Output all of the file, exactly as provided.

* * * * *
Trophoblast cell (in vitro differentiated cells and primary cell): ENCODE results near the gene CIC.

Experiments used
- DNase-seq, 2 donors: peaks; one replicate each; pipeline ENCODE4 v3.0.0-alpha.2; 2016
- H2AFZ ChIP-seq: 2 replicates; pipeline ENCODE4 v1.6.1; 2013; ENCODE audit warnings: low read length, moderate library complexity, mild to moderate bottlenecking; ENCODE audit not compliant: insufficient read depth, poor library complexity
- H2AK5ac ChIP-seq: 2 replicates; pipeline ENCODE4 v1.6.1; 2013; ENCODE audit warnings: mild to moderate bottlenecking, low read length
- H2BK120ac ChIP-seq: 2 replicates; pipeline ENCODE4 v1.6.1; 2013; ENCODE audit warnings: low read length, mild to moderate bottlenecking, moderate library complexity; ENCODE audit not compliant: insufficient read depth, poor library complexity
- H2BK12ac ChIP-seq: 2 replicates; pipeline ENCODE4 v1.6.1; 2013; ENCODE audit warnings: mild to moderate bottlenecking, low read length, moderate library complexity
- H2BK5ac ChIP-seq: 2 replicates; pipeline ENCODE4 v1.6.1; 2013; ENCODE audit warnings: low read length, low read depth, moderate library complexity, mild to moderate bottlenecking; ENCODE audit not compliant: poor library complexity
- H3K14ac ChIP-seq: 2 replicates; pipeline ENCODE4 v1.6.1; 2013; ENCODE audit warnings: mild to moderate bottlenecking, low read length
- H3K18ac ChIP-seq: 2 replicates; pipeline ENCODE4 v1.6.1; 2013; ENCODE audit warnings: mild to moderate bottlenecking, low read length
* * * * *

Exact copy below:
Trophoblast cell (in vitro differentiated cells and primary cell): ENCODE results near the gene CIC.

Experiments used
- DNase-seq, 2 donors: peaks; one replicate each; pipeline ENCODE4 v3.0.0-alpha.2; 2016
- H2AFZ ChIP-seq: 2 replicates; pipeline ENCODE4 v1.6.1; 2013; ENCODE audit warnings: low read length, moderate library complexity, mild to moderate bottlenecking; ENCODE audit not compliant: insufficient read depth, poor library complexity
- H2AK5ac ChIP-seq: 2 replicates; pipeline ENCODE4 v1.6.1; 2013; ENCODE audit warnings: mild to moderate bottlenecking, low read length
- H2BK120ac ChIP-seq: 2 replicates; pipeline ENCODE4 v1.6.1; 2013; ENCODE audit warnings: low read length, mild to moderate bottlenecking, moderate library complexity; ENCODE audit not compliant: insufficient read depth, poor library complexity
- H2BK12ac ChIP-seq: 2 replicates; pipeline ENCODE4 v1.6.1; 2013; ENCODE audit warnings: mild to moderate bottlenecking, low read length, moderate library complexity
- H2BK5ac ChIP-seq: 2 replicates; pipeline ENCODE4 v1.6.1; 2013; ENCODE audit warnings: low read length, low read depth, moderate library complexity, mild to moderate bottlenecking; ENCODE audit not compliant: poor library complexity
- H3K14ac ChIP-seq: 2 replicates; pipeline ENCODE4 v1.6.1; 2013; ENCODE audit warnings: mild to moderate bottlenecking, low read length
- H3K18ac ChIP-seq: 2 replicates; pipeline ENCODE4 v1.6.1; 2013; ENCODE audit warnings: mild to moderate bottlenecking, low read length